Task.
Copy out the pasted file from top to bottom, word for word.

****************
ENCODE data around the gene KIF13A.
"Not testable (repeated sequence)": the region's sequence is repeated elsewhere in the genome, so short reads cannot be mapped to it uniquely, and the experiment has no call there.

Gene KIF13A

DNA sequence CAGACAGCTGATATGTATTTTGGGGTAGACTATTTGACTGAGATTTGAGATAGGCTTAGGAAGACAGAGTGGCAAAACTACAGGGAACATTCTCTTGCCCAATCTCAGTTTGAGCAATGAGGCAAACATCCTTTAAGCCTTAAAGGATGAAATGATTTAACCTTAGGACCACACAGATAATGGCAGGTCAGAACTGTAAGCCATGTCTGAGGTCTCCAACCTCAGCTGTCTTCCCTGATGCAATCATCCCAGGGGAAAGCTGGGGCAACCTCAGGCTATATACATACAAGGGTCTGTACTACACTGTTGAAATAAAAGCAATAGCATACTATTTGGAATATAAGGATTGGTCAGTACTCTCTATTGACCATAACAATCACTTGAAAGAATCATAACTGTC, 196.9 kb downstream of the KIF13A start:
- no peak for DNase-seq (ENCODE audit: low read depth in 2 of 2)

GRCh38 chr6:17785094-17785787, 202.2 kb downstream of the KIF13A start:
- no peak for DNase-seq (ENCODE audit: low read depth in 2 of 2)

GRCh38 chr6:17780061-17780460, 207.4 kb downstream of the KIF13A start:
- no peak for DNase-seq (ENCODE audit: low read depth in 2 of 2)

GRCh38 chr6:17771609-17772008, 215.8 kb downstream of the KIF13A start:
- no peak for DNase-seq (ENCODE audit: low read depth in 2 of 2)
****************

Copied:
ENCODE data around the gene KIF13A.
"Not testable (repeated sequence)": the region's sequence is repeated elsewhere in the genome, so short reads cannot be mapped to it uniquely, and the experiment has no call there.

Gene KIF13A

DNA sequence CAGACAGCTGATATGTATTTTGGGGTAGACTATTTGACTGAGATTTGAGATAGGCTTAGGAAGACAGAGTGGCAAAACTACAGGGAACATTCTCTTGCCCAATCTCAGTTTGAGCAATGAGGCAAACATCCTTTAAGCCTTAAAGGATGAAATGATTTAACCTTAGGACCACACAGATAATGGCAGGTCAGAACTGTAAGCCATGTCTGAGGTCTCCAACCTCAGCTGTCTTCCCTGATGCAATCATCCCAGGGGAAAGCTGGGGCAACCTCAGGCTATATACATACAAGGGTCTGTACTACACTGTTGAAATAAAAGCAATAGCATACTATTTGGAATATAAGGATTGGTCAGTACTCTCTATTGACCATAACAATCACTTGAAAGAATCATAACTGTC, 196.9 kb downstream of the KIF13A start:
- no peak for DNase-seq (ENCODE audit: low read depth in 2 of 2)

GRCh38 chr6:17785094-17785787, 202.2 kb downstream of the KIF13A start:
- no peak for DNase-seq (ENCODE audit: low read depth in 2 of 2)

GRCh38 chr6:17780061-17780460, 207.4 kb downstream of the KIF13A start:
- no peak for DNase-seq (ENCODE audit: low read depth in 2 of 2)

GRCh38 chr6:17771609-17772008, 215.8 kb downstream of the KIF13A start:
- no peak for DNase-seq (ENCODE audit: low read depth in 2 of 2)